Rich Sherwood’s dad had an old video camera from 1998 that we had managed to get our hands on – Rich brought it down to Covpark and we started filming each other’s tricks. None of the tricks were particularly impressive (mostly ollies on, over or off things, with some basic lip tricks as well), but it was exciting to be out filming our own skate video. The comical quirk of the video camera we used was that the date was constantly on display, and because the date had never been set properly it was always showing as “1.1.1998”.

We would vary up the terrain by filming mini ramp tricks in Rich’s backyard, where he had a 4 ft high mini ramp at the bottom of his garden, with a 3 foot high micro built into one end. As we got braver, we would venture into the city centre to discover street spots and film whatever we could do there. The more we filmed, the more we enjoyed it – this was beginning to feel like a real video. 

We thought we had a pretty great lineup for our video, but through our early morning sessions we had met some other locals who enjoyed the early morning vibes at the skatepark. Richard “Rosko” Chambers and Ryan Stanway would turn up and skate the park, for the same reasons we did. We quickly became friends with them and began to film with them at Covpark too. Rosko in particular had some really good tricks that impressed us straight off the bat, and before we knew it he was filming a last part for our video. None of these tricks stand up to how good Rosko would become later on in the blog’s life, but at the beginning it seemed awesome in my eyes. 

After a few months, we had a selection of tapes filled with antics and tricks from the summer. Our camera recorded to a VHS tape, which then had to be put into a VHS player, hooked up to a PC. Sherwood, Andy and myself would sit and painstakingly capture the footage, and then we loaded it onto several CD’s for me to take back to my house and edit.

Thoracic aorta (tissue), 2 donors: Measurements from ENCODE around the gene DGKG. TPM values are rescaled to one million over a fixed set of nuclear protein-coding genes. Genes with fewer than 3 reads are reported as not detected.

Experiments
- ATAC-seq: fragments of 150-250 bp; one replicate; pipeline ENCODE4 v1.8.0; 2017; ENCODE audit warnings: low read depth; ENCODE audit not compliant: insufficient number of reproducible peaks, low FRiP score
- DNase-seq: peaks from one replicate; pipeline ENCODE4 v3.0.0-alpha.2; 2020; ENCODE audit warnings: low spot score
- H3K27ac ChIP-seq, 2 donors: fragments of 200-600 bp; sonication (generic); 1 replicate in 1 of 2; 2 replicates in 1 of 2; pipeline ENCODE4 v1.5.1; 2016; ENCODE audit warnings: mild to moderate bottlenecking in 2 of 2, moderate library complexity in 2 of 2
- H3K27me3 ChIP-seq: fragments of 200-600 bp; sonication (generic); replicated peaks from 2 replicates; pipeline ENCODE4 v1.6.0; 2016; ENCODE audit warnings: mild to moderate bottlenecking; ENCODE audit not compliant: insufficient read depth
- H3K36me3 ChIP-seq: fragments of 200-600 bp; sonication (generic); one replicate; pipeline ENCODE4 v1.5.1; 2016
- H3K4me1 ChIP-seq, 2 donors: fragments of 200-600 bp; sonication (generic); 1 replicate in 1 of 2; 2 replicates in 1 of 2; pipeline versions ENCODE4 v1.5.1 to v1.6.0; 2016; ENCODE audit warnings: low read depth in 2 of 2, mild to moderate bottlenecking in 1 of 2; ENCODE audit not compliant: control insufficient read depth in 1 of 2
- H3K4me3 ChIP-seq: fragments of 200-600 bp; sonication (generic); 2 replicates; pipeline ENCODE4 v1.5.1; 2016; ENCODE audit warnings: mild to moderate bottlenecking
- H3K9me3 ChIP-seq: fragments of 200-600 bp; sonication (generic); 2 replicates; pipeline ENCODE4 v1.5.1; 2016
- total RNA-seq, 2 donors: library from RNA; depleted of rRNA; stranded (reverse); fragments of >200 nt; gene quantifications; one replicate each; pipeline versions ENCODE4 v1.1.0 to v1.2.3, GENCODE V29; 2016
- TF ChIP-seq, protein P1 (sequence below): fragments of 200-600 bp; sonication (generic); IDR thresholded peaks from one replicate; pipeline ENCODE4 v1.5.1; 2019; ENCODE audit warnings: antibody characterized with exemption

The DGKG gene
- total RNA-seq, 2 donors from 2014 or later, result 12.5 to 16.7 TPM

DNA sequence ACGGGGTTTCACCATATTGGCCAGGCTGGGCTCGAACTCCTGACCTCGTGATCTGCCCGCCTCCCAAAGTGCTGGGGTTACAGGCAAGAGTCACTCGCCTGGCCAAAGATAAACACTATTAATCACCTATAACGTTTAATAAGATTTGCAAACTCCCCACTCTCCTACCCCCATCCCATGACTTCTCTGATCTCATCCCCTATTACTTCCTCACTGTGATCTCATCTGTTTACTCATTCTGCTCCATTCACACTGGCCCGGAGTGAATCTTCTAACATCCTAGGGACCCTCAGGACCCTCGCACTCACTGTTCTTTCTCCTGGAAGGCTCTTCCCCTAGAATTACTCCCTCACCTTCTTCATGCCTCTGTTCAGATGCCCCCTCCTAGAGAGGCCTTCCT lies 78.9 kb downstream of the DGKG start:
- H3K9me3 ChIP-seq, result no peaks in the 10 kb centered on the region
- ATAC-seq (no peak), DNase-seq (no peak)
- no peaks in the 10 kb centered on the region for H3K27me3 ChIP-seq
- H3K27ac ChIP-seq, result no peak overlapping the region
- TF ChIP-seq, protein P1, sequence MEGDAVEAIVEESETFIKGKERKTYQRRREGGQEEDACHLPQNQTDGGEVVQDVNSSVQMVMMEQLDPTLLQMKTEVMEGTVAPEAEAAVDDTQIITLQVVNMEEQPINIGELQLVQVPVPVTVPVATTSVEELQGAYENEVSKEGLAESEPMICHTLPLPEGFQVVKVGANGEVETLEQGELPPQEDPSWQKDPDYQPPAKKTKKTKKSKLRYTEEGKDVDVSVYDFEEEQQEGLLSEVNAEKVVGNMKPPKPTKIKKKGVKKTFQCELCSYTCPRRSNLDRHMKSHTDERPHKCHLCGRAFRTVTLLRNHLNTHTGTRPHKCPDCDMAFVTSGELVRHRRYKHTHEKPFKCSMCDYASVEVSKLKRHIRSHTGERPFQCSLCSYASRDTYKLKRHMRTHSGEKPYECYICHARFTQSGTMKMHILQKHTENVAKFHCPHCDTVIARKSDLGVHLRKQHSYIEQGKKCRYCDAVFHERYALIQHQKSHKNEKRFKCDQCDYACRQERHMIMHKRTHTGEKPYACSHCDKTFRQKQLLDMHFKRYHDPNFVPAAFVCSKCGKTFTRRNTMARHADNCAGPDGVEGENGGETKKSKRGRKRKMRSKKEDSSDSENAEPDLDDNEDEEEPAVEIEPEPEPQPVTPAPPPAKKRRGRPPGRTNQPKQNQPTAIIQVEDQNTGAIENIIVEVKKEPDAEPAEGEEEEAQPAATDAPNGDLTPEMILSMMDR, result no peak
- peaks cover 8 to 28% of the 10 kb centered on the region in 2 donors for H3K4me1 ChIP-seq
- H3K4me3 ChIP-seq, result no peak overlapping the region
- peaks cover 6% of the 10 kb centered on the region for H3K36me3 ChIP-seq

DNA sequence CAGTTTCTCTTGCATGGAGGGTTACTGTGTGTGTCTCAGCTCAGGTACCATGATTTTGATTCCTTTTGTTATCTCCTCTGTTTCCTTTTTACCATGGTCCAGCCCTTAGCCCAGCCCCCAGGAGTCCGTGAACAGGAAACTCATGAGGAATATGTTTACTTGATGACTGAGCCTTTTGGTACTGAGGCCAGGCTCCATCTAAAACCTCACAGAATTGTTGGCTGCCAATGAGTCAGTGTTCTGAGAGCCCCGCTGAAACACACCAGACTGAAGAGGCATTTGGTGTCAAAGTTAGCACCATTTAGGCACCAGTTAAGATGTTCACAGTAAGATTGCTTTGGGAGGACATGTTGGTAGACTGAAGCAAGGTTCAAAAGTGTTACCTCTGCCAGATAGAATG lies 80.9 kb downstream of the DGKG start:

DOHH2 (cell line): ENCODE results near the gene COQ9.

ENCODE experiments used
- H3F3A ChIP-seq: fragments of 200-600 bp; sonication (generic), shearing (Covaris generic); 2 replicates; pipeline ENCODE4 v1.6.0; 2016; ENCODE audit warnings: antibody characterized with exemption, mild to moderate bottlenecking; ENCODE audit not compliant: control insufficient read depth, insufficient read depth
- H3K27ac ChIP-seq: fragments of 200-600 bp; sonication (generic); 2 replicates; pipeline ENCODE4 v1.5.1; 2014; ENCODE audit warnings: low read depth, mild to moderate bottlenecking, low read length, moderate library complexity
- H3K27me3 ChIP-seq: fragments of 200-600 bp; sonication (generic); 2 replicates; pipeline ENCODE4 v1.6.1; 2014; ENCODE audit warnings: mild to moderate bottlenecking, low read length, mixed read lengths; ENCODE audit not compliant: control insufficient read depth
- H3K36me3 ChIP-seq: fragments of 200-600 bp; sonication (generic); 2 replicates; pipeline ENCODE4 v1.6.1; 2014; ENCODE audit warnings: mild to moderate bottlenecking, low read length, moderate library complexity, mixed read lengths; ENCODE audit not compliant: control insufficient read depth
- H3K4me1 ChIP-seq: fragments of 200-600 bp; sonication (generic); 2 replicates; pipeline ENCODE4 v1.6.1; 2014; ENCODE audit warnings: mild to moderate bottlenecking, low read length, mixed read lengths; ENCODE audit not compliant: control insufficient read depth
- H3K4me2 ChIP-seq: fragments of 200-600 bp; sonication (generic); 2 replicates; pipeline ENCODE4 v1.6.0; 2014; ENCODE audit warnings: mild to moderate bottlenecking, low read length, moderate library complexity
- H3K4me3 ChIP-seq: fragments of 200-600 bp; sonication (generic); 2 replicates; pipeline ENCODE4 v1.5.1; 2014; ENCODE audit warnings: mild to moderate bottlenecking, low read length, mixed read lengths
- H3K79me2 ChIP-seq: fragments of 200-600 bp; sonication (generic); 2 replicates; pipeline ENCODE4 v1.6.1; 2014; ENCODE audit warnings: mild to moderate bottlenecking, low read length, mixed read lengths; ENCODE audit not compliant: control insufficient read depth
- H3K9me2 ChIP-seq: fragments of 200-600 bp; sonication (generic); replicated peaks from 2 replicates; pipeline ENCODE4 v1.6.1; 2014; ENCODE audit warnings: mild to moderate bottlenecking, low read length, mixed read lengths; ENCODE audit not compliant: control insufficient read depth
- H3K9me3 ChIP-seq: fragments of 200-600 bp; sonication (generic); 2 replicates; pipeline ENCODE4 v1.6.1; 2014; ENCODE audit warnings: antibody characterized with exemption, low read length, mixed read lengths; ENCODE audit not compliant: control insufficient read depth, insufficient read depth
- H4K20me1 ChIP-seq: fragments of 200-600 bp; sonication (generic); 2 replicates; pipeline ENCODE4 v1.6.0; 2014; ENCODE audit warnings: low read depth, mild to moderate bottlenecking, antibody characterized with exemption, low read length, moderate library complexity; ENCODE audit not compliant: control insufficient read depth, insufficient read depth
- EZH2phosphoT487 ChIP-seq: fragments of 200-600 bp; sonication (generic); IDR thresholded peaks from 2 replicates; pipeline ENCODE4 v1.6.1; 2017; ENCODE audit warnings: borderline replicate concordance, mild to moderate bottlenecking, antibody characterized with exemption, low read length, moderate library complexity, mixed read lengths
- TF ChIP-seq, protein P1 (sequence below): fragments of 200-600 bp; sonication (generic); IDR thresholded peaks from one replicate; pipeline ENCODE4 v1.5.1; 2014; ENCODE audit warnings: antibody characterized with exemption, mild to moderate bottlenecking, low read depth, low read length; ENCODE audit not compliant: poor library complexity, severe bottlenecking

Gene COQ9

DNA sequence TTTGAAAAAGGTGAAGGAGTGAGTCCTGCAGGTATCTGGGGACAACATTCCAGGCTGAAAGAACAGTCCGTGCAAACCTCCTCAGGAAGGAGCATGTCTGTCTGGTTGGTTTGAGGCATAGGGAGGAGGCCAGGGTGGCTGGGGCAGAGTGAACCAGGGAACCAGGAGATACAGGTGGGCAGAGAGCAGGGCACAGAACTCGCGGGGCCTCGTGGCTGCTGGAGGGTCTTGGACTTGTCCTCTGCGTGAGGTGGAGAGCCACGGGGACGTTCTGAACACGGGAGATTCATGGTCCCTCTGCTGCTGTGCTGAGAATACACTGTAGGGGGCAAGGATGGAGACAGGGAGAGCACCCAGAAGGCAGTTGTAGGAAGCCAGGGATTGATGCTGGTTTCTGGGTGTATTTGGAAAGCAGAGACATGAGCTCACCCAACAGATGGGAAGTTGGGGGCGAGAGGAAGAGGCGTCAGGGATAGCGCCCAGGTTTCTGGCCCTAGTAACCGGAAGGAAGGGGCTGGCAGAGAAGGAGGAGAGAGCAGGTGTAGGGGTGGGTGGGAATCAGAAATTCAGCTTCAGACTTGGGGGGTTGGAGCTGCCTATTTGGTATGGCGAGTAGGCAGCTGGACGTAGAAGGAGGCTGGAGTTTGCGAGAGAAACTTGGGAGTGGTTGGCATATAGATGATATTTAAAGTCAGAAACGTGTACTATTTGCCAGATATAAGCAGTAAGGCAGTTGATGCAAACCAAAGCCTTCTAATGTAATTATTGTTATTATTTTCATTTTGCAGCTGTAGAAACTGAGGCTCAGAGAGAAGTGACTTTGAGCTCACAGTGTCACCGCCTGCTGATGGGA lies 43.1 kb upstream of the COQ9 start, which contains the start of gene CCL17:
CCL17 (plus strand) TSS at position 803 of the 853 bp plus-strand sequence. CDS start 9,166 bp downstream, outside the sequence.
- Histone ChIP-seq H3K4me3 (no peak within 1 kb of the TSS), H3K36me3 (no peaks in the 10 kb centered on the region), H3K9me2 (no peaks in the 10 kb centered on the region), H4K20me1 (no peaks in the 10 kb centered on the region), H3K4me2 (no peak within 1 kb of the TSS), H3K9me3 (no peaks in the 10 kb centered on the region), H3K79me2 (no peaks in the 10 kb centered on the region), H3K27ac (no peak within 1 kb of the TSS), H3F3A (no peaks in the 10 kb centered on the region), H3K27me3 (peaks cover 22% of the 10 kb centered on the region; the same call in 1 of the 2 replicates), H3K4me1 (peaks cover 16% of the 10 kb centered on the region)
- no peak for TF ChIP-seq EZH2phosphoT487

I had a super basic family PC, and Windows Movie Maker. I managed to throw this video together, and in a moment of madness envisioned a future where we had our own skateboard company, where we printed pro boards, our own t-shirts, our own stickers, and distributed them out to other locals. I definitely got ahead of myself. Part of this also prompted me to make a website which went into more detail. It’s essentially the foundation for what this blog is today. The finished video was called Consortium Black. Consortium was meant to be the name of our new skateboard company, starting a recurring theme for this blog of using very corporate language in a subversive, daft way. 

And to cap things off… Here is the bare minimum snippet of Consortium Black that will ever be online.

The making of this video actually started several different threads within my life. Not only would this blog begin with that video from 2003, but my extensive experience of editing videos began by making Consortium Black, and the pieces were put in place that would lead to my career as a graphic designer. Consortium Black is a fun little project made by a bunch of teenagers that inadvertently changed my life forever, but the things that are best about it are the things you will find in any Terribleco video: good mates, good times and just having a laugh with skateboarding.